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Let there be a a quantum field operator $\hat\phi(t,\vec{x})$ which, because it acts (pointwise) on a separable Hilbert space, I expect I can write as $$\hat\phi(t,\vec{x}) = \sum_n\sum_m\phi^n_m(t,\vec{x})\,|n\rangle\langle m|.$$

I am told in Quantum Field theory that I can define the Fourier Transform of $\hat\phi(t,\vec{x})$, which I will call $\hat{\tilde{\phi}}(t,\vec{p})$, by doing

$$\hat\phi(t,\vec{x}) = \sum_{n,m}\phi^n_m(t,\vec{x})\,|n\rangle\langle m| = \sum_{n,m}\left(\iiint_{\mathbb{R}^3}\mathrm{e}^{\mathrm{i}\vec{p}\cdot\vec{x}}\tilde\phi{}^n_m(t,\vec{p})\,\mathrm{d}^3p\right)|n\rangle\langle m| = \iiint_{\mathbb{R}^3}\mathrm{e}^{\mathrm{i}\vec{p}\cdot\vec{x}}\underbrace{\sum_{n,m}\tilde\phi{}^n_m(t,\vec{p})\,|n\rangle\langle m|}_{\hat{\tilde\phi}(t,\vec{p})}\,\mathrm{d}^3p.$$ up to some factor that fixes the units of the differential and the $(2\pi)^3$ that comes with FTs.

Is this actually rigorous? Does the expression in components for $\hat{\tilde\phi}(t,\vec{p})$ always converge by virtue of some theorem (Paserval's, Riezs' or some other one, I tried but didn't succeed) or am I making any additional assumption when I do this?

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    $\begingroup$ I'm not sure why this question is being downvoted. OP is asking a valid question, even though their assumption is wrong (as is explained in mike stone's answer), it is a reasonable thing to assume and ask here about. $\endgroup$ Commented Oct 14, 2021 at 14:55

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As with all quantum fields you need to remember that they are operator-valued distributions. So convergence is only ever in the sense of distributions.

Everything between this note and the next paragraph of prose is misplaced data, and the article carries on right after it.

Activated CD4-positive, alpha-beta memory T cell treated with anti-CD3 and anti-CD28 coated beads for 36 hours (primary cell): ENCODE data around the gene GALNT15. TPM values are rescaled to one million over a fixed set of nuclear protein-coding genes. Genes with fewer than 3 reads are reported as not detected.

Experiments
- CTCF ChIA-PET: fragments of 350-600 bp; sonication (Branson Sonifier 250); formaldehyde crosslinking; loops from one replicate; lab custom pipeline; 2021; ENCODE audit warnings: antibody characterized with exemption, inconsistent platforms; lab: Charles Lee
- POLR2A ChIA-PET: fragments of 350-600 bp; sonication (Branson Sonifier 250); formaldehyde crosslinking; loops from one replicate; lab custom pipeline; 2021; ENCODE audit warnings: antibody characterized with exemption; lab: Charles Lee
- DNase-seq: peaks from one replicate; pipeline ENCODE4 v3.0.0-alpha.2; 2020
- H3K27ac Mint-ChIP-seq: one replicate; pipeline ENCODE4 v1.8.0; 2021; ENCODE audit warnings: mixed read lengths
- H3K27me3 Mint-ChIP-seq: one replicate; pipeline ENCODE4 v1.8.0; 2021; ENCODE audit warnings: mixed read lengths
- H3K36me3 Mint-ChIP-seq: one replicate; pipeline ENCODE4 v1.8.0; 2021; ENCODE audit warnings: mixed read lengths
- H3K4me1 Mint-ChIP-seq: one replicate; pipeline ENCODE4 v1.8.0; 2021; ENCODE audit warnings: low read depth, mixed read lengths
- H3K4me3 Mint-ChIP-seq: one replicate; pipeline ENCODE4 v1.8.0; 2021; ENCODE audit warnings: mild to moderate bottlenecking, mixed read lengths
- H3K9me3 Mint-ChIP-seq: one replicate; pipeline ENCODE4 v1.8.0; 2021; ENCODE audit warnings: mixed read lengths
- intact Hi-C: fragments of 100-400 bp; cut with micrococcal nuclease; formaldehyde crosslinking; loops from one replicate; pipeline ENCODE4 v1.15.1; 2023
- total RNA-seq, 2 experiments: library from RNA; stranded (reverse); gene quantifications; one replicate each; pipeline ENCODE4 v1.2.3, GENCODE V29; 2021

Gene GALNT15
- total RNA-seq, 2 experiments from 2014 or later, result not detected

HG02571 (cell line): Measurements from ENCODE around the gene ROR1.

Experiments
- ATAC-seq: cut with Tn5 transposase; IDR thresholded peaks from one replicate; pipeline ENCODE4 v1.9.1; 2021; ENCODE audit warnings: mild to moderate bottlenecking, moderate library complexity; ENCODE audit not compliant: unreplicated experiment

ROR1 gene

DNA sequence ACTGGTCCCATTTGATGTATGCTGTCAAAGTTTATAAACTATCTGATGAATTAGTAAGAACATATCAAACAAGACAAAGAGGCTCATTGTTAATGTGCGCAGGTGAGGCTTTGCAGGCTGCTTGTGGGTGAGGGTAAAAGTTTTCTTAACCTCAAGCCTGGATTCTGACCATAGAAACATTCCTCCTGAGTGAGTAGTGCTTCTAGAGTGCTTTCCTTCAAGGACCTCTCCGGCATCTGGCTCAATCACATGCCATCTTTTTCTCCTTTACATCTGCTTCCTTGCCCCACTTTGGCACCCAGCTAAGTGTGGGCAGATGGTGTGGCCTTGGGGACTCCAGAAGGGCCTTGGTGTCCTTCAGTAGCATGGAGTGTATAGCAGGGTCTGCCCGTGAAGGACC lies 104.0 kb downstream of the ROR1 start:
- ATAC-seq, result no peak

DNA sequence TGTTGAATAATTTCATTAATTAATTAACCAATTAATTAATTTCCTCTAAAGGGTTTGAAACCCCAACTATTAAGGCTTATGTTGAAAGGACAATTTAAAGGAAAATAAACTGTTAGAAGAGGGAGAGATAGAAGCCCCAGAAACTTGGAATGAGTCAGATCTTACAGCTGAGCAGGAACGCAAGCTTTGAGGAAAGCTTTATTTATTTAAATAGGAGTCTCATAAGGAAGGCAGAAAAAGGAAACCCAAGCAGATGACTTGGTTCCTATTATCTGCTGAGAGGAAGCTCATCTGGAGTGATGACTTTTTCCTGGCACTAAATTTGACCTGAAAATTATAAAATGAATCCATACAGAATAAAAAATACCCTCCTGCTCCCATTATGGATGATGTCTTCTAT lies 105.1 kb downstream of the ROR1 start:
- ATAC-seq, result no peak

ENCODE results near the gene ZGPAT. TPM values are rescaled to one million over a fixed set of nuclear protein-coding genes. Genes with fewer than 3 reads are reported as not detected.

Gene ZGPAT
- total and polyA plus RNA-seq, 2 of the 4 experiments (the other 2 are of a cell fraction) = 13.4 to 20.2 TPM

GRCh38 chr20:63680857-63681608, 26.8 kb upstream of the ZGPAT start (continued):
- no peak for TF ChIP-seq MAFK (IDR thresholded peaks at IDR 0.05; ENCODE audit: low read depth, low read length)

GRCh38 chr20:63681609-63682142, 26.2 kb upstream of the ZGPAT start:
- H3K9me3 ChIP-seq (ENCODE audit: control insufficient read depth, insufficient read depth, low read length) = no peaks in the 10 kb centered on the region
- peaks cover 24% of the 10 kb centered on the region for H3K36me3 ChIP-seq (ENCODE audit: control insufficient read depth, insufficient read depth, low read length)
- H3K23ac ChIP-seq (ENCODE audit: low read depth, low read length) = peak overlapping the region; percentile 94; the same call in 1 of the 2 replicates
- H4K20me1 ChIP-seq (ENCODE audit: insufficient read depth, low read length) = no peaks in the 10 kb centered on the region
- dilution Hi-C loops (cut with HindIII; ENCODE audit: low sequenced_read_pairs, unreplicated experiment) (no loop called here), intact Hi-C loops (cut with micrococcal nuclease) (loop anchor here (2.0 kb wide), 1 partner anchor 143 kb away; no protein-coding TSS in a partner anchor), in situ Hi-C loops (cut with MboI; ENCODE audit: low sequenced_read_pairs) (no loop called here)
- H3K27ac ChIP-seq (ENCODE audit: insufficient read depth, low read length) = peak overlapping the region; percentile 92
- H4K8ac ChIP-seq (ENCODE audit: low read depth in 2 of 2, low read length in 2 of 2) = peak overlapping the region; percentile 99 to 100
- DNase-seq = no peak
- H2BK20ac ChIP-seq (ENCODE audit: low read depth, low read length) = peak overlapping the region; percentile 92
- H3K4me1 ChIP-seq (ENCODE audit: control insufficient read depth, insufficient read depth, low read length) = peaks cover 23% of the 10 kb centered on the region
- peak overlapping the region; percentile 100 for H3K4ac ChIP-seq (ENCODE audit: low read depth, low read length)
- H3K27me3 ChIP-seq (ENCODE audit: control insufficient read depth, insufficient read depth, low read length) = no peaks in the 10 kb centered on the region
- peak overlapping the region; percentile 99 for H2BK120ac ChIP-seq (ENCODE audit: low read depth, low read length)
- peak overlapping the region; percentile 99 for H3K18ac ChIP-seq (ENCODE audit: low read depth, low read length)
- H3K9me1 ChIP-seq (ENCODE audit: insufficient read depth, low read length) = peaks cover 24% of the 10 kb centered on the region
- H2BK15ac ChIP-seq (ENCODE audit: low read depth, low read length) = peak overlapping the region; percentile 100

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  • $\begingroup$ Any clue, then, on how would I be able to prove that? Functions or distributions, I have no starting point :( $\endgroup$
    – Pablo T.
    Commented Oct 14, 2021 at 12:03
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    $\begingroup$ Use the Schwartz class as test functions. Then the unitary isometry is guaranteed by the way the Forier transform works with that class: whatever properties the eperator has in $x$ space it has in $p$ space. $\endgroup$
    – mike stone
    Commented Oct 14, 2021 at 12:30
  • $\begingroup$ I find it strange, nonetheless, that these $\phi^n_m(t,\vec{x})$ are distributions and not proper functions, because they should (I thought) yield a proper operator when evaluated at a point, and evaluating at a point is not something you usually want to do with distributions. I mean, it makes sense for them to be so, but I don't quite understand the full deets. $\endgroup$
    – Pablo T.
    Commented Oct 14, 2021 at 14:58
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    $\begingroup$ @PabloT. it is just one of those strange things in QFT you have to deal with. Quantum fields are really operator-valued distributions and not functions. It is easy to convince yourself of this: if they were functions, the propagator $\left< 0 \right| \phi(x) \phi(y) \left| 0 \right>$ wouldn't have singularities when $x = y$ or when they are lightlike separated. $\endgroup$ Commented Oct 14, 2021 at 15:03

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